Despite prevention policies and ever-more effective treatments, cancer is still one of the major causes of death in Europe. One of the most widespread types is breast cancer.
An epidemic of breast cancer is sweeping Europe, with a 16 per cent increase in the malignant disease in two years. It has grown to be the most usually diagnosed cancer in Europe, in spite of the fact that it almost simply affects one sex.
Newest estimations by the International Agency for Research on Cancer (IARC) in Lyon, France, prove there were 429,900 cases diagnosed in 2006, amounting to nearly one in three of all cancers in women. In Britain, breast cancer rates have soared by more than 80 per cent in the past 30 years.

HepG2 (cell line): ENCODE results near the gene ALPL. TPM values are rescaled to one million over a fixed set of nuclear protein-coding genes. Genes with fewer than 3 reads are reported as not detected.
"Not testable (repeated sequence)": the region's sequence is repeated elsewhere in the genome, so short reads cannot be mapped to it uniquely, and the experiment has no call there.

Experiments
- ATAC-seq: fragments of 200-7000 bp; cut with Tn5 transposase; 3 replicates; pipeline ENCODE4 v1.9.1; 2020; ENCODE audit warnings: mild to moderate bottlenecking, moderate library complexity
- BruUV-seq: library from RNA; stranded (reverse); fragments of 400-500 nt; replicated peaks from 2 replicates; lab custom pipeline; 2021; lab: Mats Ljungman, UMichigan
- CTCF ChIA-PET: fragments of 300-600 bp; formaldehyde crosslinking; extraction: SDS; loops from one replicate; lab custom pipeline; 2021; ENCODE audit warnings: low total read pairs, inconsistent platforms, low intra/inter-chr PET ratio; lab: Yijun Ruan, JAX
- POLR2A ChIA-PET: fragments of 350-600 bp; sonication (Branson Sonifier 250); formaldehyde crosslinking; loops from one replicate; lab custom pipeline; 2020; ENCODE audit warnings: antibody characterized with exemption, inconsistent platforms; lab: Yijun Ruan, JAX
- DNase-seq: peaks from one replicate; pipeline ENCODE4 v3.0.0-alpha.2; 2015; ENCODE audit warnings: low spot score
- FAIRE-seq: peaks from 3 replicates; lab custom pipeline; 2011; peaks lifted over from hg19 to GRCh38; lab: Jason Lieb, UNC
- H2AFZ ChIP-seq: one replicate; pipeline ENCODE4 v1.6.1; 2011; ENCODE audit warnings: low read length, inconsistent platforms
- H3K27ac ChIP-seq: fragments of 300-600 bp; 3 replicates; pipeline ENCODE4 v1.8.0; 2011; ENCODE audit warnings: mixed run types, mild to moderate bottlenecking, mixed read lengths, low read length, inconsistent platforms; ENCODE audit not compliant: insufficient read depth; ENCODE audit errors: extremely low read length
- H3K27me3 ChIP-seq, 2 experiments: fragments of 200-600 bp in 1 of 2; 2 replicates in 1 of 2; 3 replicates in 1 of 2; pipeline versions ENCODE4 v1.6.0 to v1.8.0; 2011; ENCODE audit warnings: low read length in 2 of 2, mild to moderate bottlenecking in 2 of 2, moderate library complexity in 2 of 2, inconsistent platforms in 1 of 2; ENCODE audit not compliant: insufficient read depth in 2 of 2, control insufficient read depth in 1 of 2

It is the first time breast cancer has out-ranked lung cancer in Europe. It is nearly solely a disease of women, with approximately 2,000 cases a year in men.
Breast cancer is the commonest malignancy amongst women in most European countries.Breast cancer is therefore a main public health problem, but with the exclusion of oral contraceptives and hormonal replacement therapy, both of which have obvious advantages as well, the known main risk factors are not agreeable to principal prevention. Mass screening of women over age 50 years by mammography has been revealed to decrease death; national mammographic screening programmes were familiarized for women aged 50-64 years in the UK from 1988 and for women aged 50-70 years in The Netherlands from 1990, and a regional scheme in Denmark was begun in 1991.
Opportunistic screening is common in numerous European countries as well. The occurrence of breast cancer has been rising in lots of countries, but the obtainable treatments have improved, survival has improved and death has started to turn down.